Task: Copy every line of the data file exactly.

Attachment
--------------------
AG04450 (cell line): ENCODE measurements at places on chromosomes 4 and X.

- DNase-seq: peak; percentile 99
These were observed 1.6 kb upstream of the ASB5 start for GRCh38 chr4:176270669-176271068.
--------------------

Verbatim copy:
AG04450 (cell line): ENCODE measurements at places on chromosomes 4 and X.

- DNase-seq: peak; percentile 99
These were observed 1.6 kb upstream of the ASB5 start for GRCh38 chr4:176270669-176271068.